Secret Lives of the Hatless

And this would have to be the version of the story in which the stones do not talk and the people do and probably the plants would stay in one place unless the people moved them and not talk either unless they merely whisper in faint breezy answer when the people talk to them and someone would have to walk the dog if there was a dog and someone would have to feed the cat if there was a cat unless the people let their domesticated animals wander about freely scavenging for themselves but they wouldn’t do that nosir because the people’s parents and friends would think less of them and you can’t live like that no not if you’re sensitive and don’t scratch your behind in public or make disgusting noises in the bedroom with the window open I mean I guess if your life’s going to make sense you have to have some guidelines to go by even if other people don’t believe in them because after all we’re not all ruthless and we have still another version of a good example to set by golly yessir with all that generous warmth rising up like unquestioned prayers from the lowered tops of all those trusting heads of ours don’t you see it’s just one of the ways we can explain our losses besides singing a capella or rubbing up against trees and calling softly to the various physical manifestations of our desire to feel the heat of our life’s argument even as it continues escaping the calculated pretense of exterior appearance.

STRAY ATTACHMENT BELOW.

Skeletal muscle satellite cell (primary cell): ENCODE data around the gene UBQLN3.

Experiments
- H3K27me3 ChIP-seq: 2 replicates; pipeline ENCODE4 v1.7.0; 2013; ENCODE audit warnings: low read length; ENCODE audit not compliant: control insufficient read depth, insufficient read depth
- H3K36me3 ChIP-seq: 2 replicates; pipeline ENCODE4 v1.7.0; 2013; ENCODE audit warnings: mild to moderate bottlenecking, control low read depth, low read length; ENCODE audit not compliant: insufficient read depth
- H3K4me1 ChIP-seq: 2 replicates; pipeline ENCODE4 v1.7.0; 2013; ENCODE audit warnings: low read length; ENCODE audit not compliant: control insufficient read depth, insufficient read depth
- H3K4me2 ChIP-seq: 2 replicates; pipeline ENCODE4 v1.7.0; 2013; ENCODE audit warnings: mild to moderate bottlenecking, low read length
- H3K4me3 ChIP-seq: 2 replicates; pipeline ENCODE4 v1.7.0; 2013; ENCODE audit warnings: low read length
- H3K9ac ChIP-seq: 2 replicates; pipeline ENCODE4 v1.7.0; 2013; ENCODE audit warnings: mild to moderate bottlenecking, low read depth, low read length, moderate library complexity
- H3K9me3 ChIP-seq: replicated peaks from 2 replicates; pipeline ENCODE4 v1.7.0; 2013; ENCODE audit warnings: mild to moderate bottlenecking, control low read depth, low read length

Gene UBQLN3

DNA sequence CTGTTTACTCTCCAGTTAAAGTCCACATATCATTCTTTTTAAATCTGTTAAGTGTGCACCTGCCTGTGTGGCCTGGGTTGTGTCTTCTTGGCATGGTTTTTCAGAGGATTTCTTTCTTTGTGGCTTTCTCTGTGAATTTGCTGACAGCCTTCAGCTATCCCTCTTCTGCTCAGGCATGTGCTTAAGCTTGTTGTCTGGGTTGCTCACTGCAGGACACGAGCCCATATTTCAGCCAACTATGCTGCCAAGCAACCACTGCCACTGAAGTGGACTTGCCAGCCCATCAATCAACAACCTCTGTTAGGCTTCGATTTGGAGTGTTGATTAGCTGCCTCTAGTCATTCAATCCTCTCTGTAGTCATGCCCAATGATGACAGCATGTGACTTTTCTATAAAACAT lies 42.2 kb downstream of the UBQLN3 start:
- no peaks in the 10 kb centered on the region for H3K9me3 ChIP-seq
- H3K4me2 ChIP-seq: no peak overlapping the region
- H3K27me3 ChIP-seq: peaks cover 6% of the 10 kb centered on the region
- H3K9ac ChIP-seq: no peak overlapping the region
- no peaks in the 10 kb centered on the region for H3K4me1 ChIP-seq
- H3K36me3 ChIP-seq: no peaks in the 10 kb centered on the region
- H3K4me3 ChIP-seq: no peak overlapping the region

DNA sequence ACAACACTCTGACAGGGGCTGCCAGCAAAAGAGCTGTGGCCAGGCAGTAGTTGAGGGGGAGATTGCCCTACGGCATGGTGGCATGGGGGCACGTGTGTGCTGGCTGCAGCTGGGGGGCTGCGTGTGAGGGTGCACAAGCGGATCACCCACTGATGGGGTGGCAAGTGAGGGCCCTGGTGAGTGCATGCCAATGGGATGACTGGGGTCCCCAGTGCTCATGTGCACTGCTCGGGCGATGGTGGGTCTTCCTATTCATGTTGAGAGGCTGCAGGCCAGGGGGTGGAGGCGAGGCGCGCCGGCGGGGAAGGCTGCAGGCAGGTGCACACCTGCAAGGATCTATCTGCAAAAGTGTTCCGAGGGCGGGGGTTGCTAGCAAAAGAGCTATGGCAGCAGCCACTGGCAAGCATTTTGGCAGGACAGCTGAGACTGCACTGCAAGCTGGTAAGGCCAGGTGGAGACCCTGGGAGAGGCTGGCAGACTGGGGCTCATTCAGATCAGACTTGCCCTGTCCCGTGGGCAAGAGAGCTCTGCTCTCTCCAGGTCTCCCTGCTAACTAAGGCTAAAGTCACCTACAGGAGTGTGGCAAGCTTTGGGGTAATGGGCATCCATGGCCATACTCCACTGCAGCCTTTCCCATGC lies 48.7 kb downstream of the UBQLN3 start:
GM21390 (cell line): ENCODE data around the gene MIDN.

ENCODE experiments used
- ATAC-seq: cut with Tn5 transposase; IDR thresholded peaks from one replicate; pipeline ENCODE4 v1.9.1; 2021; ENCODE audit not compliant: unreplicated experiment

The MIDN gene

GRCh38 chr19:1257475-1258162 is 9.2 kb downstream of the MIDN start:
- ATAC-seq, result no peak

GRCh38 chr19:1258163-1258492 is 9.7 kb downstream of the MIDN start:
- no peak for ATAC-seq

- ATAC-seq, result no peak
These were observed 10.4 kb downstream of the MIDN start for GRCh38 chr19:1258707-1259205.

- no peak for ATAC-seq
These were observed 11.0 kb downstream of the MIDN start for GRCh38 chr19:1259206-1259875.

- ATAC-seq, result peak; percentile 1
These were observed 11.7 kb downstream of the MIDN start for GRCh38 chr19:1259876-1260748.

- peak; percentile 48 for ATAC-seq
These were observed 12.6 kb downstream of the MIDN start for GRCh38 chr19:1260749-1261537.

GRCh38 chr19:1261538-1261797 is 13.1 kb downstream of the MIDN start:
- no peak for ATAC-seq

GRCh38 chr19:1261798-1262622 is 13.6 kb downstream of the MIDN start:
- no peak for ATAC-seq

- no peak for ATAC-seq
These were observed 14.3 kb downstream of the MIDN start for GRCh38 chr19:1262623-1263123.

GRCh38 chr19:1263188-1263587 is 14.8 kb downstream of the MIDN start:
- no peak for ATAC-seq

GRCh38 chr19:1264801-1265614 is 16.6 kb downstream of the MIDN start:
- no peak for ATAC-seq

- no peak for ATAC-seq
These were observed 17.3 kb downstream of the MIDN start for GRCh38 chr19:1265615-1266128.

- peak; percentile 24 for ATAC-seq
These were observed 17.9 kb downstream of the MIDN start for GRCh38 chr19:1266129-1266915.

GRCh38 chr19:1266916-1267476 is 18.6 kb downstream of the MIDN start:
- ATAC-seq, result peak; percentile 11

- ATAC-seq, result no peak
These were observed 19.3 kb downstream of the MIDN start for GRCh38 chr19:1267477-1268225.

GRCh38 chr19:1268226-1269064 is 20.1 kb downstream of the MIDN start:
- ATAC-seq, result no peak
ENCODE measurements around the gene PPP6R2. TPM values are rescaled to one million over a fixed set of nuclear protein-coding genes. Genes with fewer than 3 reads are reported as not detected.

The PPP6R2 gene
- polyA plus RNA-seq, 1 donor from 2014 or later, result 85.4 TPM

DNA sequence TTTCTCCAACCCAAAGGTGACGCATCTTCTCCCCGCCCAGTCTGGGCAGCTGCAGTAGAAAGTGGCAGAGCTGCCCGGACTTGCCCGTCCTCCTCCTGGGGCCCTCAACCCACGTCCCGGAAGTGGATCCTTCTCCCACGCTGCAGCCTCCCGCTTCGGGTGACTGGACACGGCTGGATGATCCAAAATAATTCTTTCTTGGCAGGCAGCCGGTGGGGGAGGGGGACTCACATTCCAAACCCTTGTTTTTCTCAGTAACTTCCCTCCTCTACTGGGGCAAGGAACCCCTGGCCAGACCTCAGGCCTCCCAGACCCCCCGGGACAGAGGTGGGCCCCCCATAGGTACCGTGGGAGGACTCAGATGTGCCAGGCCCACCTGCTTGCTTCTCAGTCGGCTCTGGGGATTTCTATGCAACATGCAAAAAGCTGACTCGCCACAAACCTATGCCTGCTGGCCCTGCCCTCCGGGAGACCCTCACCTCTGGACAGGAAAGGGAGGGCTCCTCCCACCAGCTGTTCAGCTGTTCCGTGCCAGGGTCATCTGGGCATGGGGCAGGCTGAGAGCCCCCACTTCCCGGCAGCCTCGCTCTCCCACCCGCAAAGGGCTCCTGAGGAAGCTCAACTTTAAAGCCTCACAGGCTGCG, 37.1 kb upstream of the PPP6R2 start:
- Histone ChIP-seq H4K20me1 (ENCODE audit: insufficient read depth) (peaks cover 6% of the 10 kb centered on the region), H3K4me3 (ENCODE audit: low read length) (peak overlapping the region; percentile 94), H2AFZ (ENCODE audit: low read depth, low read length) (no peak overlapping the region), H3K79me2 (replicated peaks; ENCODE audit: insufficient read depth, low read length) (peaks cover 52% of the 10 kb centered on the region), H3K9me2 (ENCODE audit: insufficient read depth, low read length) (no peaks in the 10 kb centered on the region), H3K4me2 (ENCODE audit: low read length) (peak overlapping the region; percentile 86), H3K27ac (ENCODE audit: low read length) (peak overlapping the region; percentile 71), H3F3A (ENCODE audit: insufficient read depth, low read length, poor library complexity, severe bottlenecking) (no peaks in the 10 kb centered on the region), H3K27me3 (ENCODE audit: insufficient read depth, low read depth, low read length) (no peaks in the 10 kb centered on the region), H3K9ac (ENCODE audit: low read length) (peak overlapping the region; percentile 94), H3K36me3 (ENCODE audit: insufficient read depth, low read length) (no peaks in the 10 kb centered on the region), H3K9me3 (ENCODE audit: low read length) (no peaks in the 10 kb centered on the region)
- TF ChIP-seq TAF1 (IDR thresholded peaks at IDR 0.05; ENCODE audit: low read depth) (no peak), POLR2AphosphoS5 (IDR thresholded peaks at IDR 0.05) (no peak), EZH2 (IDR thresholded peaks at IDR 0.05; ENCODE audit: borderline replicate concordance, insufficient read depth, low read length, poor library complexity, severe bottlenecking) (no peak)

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About the Author

Rich Ives has received grants and awards from the National Endowment for the Arts, Artist Trust, Seattle Arts Commission and the Coordinating Council of Literary Magazines for his work in poetry, fiction, editing, publishing, translation and photography. His writing has appeared in VerseNorth American ReviewMassachusetts ReviewNorthwest ReviewQuarterly WestIowa ReviewPoetry NorthwestVirginia Quarterly ReviewFiction Daily and many more. He is the 2009 winner of the Francis Locke Memorial Poetry Award from Bitter Oleander. An interview and 18 hybrid works appear in the Spring 2011 issue of Bitter Oleander. In 2011 he has been nominated twice for Best of the Net and once for the Pushcart Prize. He is the 2012 winner of the Thin Air Creative Nonfiction Award.